COL4A5 Mutation Tied to XLAS Does Not Cause Disease, Study Suggests

COL4A5 Mutation Tied to XLAS Does Not Cause Disease, Study Suggests

A given mutation in the COL4A5 gene — the gene involved in X-linked Alport syndrome — is likely not a disease-causing (pathogenic) defect although it has been identified as such, a study from China reports.

Its researchers suggest that the presence of this mutation, called c.2858G>T and common to people of Asian heritage, should not be the sole basis for diagnosing  X-linked Alport syndrome. Rather, other disease symptoms should also be evident.

Their study, “Reassessing the pathogenicity of c.2858G>T(p.(G953V)) in COL4A5 Gene: report of 19 Chinese families,” was published in the European Journal of Human Genetics.

Alport syndrome is caused by mutations in the COL4A3COL4A4, and COL4A5 genes, leading to defects in a major major structural protein called type 4 collagen. This protein acts like a barrier between tissue compartments and is essential for the normal functioning of the kidney, inner ear, and eye.

While all Alport patients develop progressive kidney disease, some will also have hearing loss and vision problems. Kidney damage is typically evident in the form of hematuria (blood in the urine), proteinuria (proteins in the urine), and changes in the glomerular basement membrane (GBM), which has a key role in the kidney’s filtration barrier.

Between 80% and 85% of patients have the X-linked form of the disease, meaning they inherited a mutation in the COL4A5 gene located on the X chromosome — one of the two sex chromosomes (X and Y) passed to a child from their parents.

Because males have only one X chromosome, X-linked Alport syndrome (XLAS) is more severe in men than in women, who have two X chromosomes.

To date, 1,000 mutations in COL4A5 have been reported, but limited evidence supports the disease-causative nature for many of them.

The c.2858G>T mutation in the COL4A5 gene has been considered disease causing due to the likely structural change it causes in type 4 collagen. However, this mutation has only been reported in four Alport patients, and in all of them, additional pathogenic mutations in the COL4A5 or COL4A4 genes were also detected.

The relatively high frequency of this mutation in the Asian population also suggests it may not be disease causing.

To clarify this, researchers in Beijing analyzed the genetic and clinical data of 19 Chinese families (51 people) carrying the c.2858G>T mutation; their genetical data was obtained through next-generation sequencing (NGS).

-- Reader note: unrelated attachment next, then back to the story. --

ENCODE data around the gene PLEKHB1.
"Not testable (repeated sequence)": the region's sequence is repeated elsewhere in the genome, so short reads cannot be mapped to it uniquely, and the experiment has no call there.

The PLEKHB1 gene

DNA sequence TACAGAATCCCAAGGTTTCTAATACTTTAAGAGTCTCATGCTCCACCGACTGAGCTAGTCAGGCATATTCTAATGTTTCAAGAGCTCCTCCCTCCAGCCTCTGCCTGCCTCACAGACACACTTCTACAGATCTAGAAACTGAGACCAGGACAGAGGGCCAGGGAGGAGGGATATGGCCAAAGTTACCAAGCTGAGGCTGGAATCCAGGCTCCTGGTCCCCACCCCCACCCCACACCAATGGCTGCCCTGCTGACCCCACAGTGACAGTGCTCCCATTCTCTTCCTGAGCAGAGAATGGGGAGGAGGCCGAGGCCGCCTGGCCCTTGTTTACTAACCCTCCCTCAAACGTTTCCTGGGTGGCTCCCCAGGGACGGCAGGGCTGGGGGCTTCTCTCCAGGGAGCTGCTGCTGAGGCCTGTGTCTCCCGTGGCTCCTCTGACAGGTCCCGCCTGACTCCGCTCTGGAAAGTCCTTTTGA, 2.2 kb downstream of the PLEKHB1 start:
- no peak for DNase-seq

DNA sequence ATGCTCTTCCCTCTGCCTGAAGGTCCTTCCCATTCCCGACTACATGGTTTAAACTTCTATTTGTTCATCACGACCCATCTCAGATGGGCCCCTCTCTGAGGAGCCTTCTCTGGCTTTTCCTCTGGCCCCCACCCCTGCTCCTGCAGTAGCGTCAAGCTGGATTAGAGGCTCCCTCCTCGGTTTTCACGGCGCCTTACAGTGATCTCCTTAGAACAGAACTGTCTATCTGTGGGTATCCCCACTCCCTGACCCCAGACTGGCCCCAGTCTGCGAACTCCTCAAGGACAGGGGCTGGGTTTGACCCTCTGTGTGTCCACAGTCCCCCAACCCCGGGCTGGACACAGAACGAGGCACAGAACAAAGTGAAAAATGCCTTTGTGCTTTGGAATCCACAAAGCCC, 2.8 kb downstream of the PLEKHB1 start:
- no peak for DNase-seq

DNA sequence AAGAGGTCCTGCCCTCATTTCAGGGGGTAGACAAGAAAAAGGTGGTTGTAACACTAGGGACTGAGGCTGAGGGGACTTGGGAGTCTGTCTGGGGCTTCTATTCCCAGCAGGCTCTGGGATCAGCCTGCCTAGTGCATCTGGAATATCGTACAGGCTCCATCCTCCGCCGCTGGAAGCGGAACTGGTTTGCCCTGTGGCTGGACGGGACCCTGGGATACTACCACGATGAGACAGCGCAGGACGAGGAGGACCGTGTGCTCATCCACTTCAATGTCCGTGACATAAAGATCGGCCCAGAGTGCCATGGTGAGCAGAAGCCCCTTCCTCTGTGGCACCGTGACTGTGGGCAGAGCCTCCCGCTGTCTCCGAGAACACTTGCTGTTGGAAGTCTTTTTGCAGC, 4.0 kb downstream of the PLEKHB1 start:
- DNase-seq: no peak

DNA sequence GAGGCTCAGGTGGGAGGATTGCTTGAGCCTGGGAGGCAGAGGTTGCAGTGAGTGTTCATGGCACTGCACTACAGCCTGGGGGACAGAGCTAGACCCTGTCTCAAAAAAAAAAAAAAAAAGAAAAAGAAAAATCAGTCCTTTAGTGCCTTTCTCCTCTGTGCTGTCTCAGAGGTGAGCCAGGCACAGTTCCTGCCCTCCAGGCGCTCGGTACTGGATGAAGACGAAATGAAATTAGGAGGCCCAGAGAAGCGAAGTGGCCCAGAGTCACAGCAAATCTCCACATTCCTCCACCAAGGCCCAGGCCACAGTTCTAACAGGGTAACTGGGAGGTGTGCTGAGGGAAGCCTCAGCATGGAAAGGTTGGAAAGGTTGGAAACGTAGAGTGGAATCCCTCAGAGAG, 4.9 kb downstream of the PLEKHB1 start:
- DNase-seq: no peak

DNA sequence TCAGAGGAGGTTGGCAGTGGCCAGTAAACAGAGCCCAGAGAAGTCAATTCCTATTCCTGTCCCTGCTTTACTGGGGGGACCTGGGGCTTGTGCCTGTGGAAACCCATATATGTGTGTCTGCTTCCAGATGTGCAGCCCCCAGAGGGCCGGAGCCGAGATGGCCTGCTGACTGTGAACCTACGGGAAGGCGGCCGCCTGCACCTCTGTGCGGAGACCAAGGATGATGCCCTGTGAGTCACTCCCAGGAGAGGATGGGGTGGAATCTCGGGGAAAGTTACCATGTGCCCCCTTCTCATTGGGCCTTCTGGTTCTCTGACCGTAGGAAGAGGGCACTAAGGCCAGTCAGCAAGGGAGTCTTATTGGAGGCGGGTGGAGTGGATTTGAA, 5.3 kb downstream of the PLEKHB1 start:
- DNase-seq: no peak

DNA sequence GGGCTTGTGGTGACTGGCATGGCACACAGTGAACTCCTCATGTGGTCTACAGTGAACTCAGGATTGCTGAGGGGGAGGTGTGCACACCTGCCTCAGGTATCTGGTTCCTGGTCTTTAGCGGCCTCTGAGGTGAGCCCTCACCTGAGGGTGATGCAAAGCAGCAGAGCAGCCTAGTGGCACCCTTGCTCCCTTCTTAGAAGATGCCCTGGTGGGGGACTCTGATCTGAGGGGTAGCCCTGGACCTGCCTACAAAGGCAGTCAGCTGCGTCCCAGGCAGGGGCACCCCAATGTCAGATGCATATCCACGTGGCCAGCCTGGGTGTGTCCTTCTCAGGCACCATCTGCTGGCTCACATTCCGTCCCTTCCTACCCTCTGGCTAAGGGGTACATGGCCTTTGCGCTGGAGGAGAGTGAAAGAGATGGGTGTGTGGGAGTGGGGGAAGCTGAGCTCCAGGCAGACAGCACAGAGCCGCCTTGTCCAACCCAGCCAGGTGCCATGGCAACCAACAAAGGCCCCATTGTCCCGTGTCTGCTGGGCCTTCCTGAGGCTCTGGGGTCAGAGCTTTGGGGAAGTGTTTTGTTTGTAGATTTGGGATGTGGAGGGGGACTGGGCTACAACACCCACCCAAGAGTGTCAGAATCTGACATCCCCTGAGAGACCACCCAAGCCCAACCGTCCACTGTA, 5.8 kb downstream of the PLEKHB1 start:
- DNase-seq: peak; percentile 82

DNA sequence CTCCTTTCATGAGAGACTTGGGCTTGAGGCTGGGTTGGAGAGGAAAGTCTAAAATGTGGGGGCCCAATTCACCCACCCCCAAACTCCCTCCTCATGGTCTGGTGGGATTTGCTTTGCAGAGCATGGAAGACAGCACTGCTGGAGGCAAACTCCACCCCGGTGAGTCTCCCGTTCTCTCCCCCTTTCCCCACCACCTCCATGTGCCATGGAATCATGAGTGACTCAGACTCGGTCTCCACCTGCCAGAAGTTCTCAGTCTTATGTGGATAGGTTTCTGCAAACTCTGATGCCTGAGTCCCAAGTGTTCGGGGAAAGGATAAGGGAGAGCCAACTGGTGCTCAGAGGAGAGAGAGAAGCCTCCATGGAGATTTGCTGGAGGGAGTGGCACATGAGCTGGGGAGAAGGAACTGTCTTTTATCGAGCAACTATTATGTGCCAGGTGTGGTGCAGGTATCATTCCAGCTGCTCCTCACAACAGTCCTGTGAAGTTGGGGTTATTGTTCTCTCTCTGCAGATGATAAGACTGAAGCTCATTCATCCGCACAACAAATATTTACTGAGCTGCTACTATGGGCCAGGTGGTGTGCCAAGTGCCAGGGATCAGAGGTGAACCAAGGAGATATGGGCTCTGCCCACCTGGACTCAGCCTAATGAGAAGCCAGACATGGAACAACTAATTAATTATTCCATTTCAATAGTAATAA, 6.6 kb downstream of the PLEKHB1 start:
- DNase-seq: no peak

The families were selected from the online registry database of hereditary kidney diseases in children in China.

NGS, a widely applied method that allows comprehensive genetic screening for mutations, has shown advantages to conventional Sanger sequencing in people who might have Alport syndrome.

A total of 36 people within these 19 families carried the c.2858G>T mutation, including 18 children.

The families were divided into three groups based on the children’s genetic data: those with additional disease-linked mutations in other genes (seven families; data on six children and a mother); those with an additional pathogenic mutation in the COL4A5 gene (six families); and those with only a c.2858G>T mutation (six families).

Children carrying additional pathogenic mutations in other genes and those with only c.2858G>T mainly had early onset of kidney failure or nephrotic syndrome, but no clinical features characteristic of Alport syndrome, results showed.

Most families in these two groups had no prior history of hematuria, no hearing or vision problems, and 11 family members (nine women and two men) carrying only the c.2858G>T mutation were asymptomatic.

Six children carrying another pathogenic mutation in the COL4A5 gene showed symptoms consistent with a XLAS diagnosis. All had hematuria and proteinuria, a kidney biopsy done in five children showed GBM abnormalities in four of them, and one developed hearing loss.

“We conclude c.2858G>T(p.(G953V)) in COL4A5 gene is not a pathogenic variant for XLAS,” the researchers wrote.

They suggested that the presence of family history of Alport syndrome or kidney failure, hearing loss, vision problems, changes in the GBM, or detection of abnormal collagen 4 may help avoid a misdiagnosis of XLAS in people with only one COL4A5 mutation.

The team noted, however, that future studies are required to determine whether the presence of the c.2858G>T mutation in the COL4A5 gene may modify aspects of the disease.

Total Posts: 15
Margarida graduated with a BS in Health Sciences from the University of Lisbon and a MSc in Biotechnology from Instituto Superior Técnico (IST-UL). She worked as a molecular biologist research associate at a Cambridge UK-based biotech company that discovers and develops therapeutic, fully human monoclonal antibodies.

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